Kearney has served as chair of the Department of Business Administration, chair of CUPP, vice chair of the Faculty Development Committee and faculty visitor to the Board of Trustees.
Kearney received a bachelor’s degree from the University of Notre Dame, and earned a Master of Business Administration from the University of Illinois at Chicago. He joined the faculty at Illinois Wesleyan in 2002 after an appointment as a visiting professor at the University of Michigan. He had previously worked in private legal practice in Chicago and clerked for the Honorable Daniel A. Manion, Circuit Judge, U.S. Court of Appeals for the Seventh Circuit.
Established by the Belings in 1998 in recognition of the quality of Illinois Wesleyan faculty
A prolific researcher and author, Professor of Mathematics Tian-Xiao He has published 111 papers and five books. His research interests include approximation theory, numerical analysis, wavelet analysis, multivariate splines, number theory, theory of functions, enumerative combinatorics and combinatorial analysis.
He was voted Student Senate Professor of the Year in 1994. He supervises student research projects each semester and has served as advisor to Pi Mu Epsilon (national mathematics honor society) and to the Illinois Wesleyan Mathematics Society, and has served on the Academic Appeals Board, Curriculum Council and Nominating Committee.
He earned a Ph.D. at Dalian University of Technology in his native China. Leetsch Charles Hsu, an international expert on combinatorics and number theory, directed his dissertation. He earned a second Ph.D. from Texas A&M University so he could work with Charles K. Chui, an internationally renowned expert on approximation theory.
Eckhardt joined Illinois Wesleyan as a visiting instructor in 2011 before becoming an assistant professor in 2012. She was promoted to associate professor in 2018.
A 2003 Illinois Wesleyan alumna, Eckhardt earned a B.S.N. from IWU and a Ph.D. from the University of Illinois at Chicago where she served as a teaching assistant for a number of graduate and undergraduate courses. Her nursing experience includes three years in the Cardiovascular Intensive Care Unit where she cross trained to Surgical/Trauma and Neonatal Intensive Care and 12 years as an Administrative House Officer.
Eckhardt has published qualitative, quantitative, and mixed methods articles in the areas of coronary artery bypass surgery and heart disease symptomatology, and is engaged in international research. She is also the Associate Editor for Jarvis Physical Examination and Health Assessment.
Established in 2010 by Byron S. Tucci '66 as part of the Transforming Lives Campaign
Named to the Byron S. Tucci Professorship in 2010, Carolyn Nadeau specializes in 16th- and 17th-century Spanish literature. She is the author of two books, Women of the Prologue: Imitation, Myth, and Magic in Don Quixote I (Bucknell University, 2002) and a critical edition of Francisco de Quevedo's El buscon (European Masterpieces, Cervantes and Co., 2007), and more than a dozen articles that have appeared in such journals as Bulletin of Hispanic Studies, La Perinola,and Bulletin of Cervantes Society.
The recipient of an American Philosophical Society grant and two National Endowment for the Humanities Summer Institutes awards, Nadeau has also been honored by the Spanish Ministry of Culture with Cultural Cooperation grants. She received Illinois Wesleyan's teaching excellence award in 2003.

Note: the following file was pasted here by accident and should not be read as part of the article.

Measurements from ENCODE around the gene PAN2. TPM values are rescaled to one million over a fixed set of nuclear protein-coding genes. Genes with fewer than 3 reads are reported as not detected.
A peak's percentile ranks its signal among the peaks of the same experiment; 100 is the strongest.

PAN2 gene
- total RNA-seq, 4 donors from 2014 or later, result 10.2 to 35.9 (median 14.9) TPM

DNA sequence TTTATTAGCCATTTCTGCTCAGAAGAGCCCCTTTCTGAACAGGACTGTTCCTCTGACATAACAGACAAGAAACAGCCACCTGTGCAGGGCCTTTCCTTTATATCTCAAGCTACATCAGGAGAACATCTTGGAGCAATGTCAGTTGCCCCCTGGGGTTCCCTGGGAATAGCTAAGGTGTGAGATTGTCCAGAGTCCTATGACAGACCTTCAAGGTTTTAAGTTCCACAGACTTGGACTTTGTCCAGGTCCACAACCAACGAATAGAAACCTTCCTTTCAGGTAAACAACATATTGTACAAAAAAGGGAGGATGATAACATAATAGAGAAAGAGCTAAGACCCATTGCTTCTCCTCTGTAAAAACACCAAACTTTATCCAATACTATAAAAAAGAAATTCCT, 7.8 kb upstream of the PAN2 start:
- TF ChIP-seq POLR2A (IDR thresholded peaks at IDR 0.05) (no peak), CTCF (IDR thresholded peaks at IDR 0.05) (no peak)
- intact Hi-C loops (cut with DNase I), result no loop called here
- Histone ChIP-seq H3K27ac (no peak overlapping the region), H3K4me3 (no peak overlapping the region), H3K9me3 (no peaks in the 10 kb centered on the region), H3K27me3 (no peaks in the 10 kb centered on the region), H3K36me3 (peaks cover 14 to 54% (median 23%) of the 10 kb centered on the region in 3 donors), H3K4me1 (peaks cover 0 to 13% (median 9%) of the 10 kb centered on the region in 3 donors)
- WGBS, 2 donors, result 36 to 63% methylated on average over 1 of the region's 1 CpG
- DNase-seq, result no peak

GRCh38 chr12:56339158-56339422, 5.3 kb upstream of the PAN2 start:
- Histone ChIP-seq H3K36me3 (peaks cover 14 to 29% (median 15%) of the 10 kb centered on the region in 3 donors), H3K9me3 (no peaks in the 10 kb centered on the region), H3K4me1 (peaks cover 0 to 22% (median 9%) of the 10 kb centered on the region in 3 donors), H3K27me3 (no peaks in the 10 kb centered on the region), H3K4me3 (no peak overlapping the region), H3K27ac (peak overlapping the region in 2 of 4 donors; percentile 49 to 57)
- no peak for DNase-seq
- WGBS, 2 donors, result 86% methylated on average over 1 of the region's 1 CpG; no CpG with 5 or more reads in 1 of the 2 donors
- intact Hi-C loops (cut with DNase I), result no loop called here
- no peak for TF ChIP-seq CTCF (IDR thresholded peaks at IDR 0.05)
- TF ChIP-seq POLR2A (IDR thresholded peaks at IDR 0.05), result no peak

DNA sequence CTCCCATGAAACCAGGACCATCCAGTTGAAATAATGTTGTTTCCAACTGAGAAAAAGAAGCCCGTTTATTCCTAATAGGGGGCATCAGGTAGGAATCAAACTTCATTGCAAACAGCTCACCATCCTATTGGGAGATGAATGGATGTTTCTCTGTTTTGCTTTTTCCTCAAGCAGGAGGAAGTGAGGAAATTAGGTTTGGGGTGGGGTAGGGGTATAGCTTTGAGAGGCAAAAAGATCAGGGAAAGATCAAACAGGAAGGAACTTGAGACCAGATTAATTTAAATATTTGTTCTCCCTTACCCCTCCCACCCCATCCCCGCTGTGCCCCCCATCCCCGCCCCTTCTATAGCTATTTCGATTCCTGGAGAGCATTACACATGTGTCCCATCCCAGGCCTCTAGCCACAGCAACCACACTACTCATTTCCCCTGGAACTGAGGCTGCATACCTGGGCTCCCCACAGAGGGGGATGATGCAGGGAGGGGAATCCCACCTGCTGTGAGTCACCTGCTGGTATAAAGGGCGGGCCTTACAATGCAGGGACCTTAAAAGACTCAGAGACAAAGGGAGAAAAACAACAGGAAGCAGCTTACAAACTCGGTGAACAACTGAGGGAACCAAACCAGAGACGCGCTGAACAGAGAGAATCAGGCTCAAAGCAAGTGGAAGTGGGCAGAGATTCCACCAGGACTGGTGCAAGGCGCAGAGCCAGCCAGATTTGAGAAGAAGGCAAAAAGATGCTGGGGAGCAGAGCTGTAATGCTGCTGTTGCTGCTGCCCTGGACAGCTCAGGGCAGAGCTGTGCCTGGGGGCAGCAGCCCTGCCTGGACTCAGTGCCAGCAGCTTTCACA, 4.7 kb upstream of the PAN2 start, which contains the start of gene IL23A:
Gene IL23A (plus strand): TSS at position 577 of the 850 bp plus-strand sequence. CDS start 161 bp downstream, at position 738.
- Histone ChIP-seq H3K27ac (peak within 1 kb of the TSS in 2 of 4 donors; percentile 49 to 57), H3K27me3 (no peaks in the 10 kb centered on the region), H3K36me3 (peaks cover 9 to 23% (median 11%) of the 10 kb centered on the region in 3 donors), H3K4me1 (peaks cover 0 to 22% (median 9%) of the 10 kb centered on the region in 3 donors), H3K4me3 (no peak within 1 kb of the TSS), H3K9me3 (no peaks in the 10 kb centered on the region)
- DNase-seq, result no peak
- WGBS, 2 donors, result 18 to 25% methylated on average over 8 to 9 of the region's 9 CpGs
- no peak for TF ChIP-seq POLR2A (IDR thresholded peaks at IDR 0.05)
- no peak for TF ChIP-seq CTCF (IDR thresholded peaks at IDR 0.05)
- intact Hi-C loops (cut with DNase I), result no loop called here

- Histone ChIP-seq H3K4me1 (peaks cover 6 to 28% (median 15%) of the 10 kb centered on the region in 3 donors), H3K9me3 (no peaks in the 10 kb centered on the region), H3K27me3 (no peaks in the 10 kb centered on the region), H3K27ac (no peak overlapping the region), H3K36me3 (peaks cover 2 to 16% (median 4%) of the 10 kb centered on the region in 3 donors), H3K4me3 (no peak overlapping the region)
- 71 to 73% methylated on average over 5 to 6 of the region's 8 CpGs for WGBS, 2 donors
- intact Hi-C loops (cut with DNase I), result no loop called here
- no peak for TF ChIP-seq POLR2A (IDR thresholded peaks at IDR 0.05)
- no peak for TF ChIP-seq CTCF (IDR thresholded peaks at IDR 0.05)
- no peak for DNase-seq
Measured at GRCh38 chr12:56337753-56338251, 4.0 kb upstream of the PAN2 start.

Her service to the university includes developing and directing IWU study abroad programs in England and Spain, chairing the Curriculum Council, serving as Vice Chair of the Council on University Programs and Policy, and as a member on the Promotion and Tenure committee, the Strategic Planning & Budgeting committee, and a presidential search committee. She is also active in the local community serving on the board of the Immigration Project and volunteering at the Community Health Care Clinic and in efforts to promote safe immigration reform.
Created as part of the Transforming Lives Campaign in 2010 by Bob Harrington, former chair of the University’s Business and Economics Department
A member of the Illinois Wesleyan faculty since 2002, Theune was promoted to professor in 2015. Theune earned bachelor’s degrees from Hope College and the University of Oxford, a master’s from the University of Iowa and a Ph.D. from the University of Houston.
Theune’s courses focus on creative writing, poetry, and Romantic literature. Theune writes criticism and poetry, and his scholarship has three main concerns: the poetic turn (places where poems radically change their focus); the assessment of poetry; and Romantic poet John Keats.
Theune has authored numerous essays and reviews, and he has edited, co-edited or co-authored three books: Keats’s Negative Capability: New Origins and Afterlives (co-editor, with Brian Rejack, 2019); We Need to Talk: A New Method for Evaluating Poetry (co-author, with Bob Broad, 2018); Structure & Surprise: Engaging Poetic Turns (editor, 2007).
Established in 2012 by Wendell Hess, a professor of chemistry whose 27 years at IWU included a term as acting president in 1988
Ram Mohan was first named to the Beling Professorship in 2008, then to the Hess Professorship in 2013. He has received multiple research grants from the National Science Foundation, the American Chemical Society and from Research Corporation.
Mohan was recognized for co-authoring an article in the international journal Tetrahedron that became one of the 50 most-cited articles from 2004-07. In 2003 he received the Young Observer Award from the International Union of Pure and Applied Chemistry. Mohan was the 2002 winner of the University of Maryland, Baltimore County, Distinguished Alumnus Award; a 2001 winner of the national Henry Dreyfus Teacher-Scholar award; and a recipient of Faculty Travel Awards from The American Chemical Society in 1997 and 1999.